Owen - BX9315 O81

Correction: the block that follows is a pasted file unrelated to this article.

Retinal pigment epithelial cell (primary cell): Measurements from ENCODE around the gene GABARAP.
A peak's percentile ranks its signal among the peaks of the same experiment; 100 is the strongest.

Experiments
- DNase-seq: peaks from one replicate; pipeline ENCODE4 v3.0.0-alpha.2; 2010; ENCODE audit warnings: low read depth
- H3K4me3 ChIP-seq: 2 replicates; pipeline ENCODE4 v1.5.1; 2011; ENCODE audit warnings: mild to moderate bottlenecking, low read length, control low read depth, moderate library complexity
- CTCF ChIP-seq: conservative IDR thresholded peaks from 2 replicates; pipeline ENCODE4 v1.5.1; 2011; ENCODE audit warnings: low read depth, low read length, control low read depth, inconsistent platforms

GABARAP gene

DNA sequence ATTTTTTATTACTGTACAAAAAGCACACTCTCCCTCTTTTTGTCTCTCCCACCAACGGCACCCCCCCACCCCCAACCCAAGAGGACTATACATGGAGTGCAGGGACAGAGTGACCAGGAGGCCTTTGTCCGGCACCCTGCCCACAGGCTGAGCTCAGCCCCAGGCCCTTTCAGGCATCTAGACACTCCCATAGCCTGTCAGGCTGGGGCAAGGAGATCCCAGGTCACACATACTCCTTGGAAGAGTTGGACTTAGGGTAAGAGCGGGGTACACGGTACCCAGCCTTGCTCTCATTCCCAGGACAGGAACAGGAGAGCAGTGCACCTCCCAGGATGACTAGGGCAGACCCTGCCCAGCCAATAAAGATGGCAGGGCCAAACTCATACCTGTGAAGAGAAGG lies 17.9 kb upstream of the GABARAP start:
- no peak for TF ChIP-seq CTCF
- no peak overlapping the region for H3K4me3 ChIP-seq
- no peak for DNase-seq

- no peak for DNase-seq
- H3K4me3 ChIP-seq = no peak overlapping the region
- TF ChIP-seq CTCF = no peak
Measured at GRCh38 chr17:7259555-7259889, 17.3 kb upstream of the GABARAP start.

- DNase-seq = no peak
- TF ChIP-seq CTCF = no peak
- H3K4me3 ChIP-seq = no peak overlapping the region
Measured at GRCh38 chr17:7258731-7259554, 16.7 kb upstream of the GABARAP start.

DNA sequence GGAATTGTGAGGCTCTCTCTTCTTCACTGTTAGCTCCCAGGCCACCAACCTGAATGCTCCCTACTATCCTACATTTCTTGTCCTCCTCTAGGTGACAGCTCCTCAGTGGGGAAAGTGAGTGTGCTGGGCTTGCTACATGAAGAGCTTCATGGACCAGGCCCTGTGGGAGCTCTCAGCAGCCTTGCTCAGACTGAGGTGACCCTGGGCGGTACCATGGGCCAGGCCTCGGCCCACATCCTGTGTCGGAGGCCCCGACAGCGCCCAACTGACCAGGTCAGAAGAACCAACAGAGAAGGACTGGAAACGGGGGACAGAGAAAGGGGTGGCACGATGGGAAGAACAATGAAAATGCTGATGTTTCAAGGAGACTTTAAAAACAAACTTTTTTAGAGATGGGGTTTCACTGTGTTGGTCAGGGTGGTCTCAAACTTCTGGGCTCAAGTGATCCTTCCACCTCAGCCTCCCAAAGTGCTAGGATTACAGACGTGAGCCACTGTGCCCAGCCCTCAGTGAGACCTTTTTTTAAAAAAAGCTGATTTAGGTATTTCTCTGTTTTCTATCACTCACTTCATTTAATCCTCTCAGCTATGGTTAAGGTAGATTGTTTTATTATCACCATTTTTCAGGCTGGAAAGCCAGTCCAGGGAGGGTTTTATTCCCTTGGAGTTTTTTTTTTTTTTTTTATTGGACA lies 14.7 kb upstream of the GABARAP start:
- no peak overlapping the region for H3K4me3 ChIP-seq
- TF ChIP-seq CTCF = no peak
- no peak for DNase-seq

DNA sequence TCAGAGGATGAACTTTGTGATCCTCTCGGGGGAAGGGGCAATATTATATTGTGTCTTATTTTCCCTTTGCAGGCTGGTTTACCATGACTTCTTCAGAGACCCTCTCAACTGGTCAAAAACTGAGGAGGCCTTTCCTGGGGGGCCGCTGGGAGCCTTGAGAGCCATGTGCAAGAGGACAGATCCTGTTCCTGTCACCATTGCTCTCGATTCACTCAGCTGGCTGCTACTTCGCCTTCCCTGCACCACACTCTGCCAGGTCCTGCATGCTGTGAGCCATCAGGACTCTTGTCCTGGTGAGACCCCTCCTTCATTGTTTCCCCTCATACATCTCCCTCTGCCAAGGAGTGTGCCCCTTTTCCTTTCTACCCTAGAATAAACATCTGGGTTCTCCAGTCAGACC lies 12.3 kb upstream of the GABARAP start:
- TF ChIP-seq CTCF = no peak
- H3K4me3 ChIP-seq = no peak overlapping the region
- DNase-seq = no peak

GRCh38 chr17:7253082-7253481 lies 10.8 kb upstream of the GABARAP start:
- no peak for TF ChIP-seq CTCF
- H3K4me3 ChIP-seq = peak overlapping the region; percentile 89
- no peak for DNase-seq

94 IIUM1LE INQUIRY INTO TIIE INFINITE WISDOM OF GOD, was deprived of that right, on the loss of that image which it was granted unto. Wherein it did consist, see Eccl. vii. 29. Eph. iv. 24. Three things God designed in this communication of his image unto our nature, which were his principal ends in the creation of all things here below. And therefore - was divine wisdom more eminently exerted therein, than in all the other works of this inferior crea- tion. I. The first was, that he might therein make a re- presentation of his holiness and righteousnessamong his creatures. This was not done in any other of them. Characters they had on them of his goodness, wisdom, and power. In these thingsthe " heavens declare the glo- ryof God, and the firmament sheweth his handy-work." His eternal power and Godhead are manifest in the things that are made. But noneof them, not the whole fabric of (heaven and earth, with all their gloriousorna- ments and endowments, were either fit or able to receive any impression of his holiness and righteousness, of any of the moral perfections, or universal rectitude of his nature. Yet in the demonstration and representationof these things doth the glory of God principally consist. Without them he could not be known and glorified as God. Wherefore he would have an image and repre- sentation of them in the creation here below. And this he will always haveso long as he will be worshipped by any of his creatures. And therefore when it was lost in Adam, it was renewed in Christ; as hath been declar- ed. .2. The second was, that it mightbe a means of ren- dering actual glory unto him, from all other parts of the creation. Without this, which is as the animating life and form of the whole, the other creaturesare but as a dead thing. They could not anyway declare the glo- ry of God, but passively and objectively. They were as an harmonious well-tuned instrument, which gives no sound, unless there be a skilful hand to move and act it. What is light, if there be no eye to see it? or what is music, if there be no ear to hear it? How glorious and beautiful serverany of the works of creation appear to be, from impressions of divine power, wisdom, and goodness on them, yet without this image of God in man, there was nothing herebelow to understand God in them, to glorify God by them. This alone is that, whereby in a way of admiration, obedience, and praise, we were enabled to render unto God all the glory which he designed from thoseworks of his power. 3. The thirdwas, that it might bea méans to brim man unto that eternal enjoyment of himself, which he was fitted for, and designed unto. For this was to be done in a way of obedience: Do this and live, was that rule of it which the nature of God and man, with their mutual relation unto one another, did require. But we were made meet for this obedience, and enabled unto it, only by virtue of this image of God implanted in our natures. It was morally a power to live unto God in obedience, that we might come to the enjoyment of him in glory. Evident it is, that these were the principal ends of God in the creation of all things. Wherefore this constitution of our nature, and the furnishment of it with the image of. God, was the most eminent effect of infinite wisdom in all the outward works of the divine nature Secondly, In the entrance of sin, and by apostacy from God, man voluntarily rejected and defaced this blessed representation of the righteousness and holiness of God, this greateffect of his goodness and wisdom, in its tendency unto hiseternal glory, and our enjoy- ment of him. No greater dishonour could be done un- to him, no endeavour could have been more pernicious in casting contempt on his counsel. For as his holiness which was represented in that image was despoiled, so we didwhat lay in us to defeat the contrivance of his wisdom. This will be evident by reflecting on the ends of it nowmentioned. For, I. Hereon there remainednothing in all the creation here below, whereby any representation might be made of God's holiness and righteousness, or any of the mo- ral perfections of his nature. How could it be done, this image being lost out of the world? The brute in- animatepart of the creation, however stupendously great in its matter, and glorious in its outward form, was co way capable ofit. The nature of man under the loss of this image, fallen, depraved, polluted, and corrupt- ed, gives rather a representation and image of Satan, than of God. Hence instead of goodness, love, right- eousness, holiness, peace, all virtues usefully commu- nicative and effective of the good of the whole race of mankind, which wouldhave been effects of this image of God, and representatives of his nature, the whole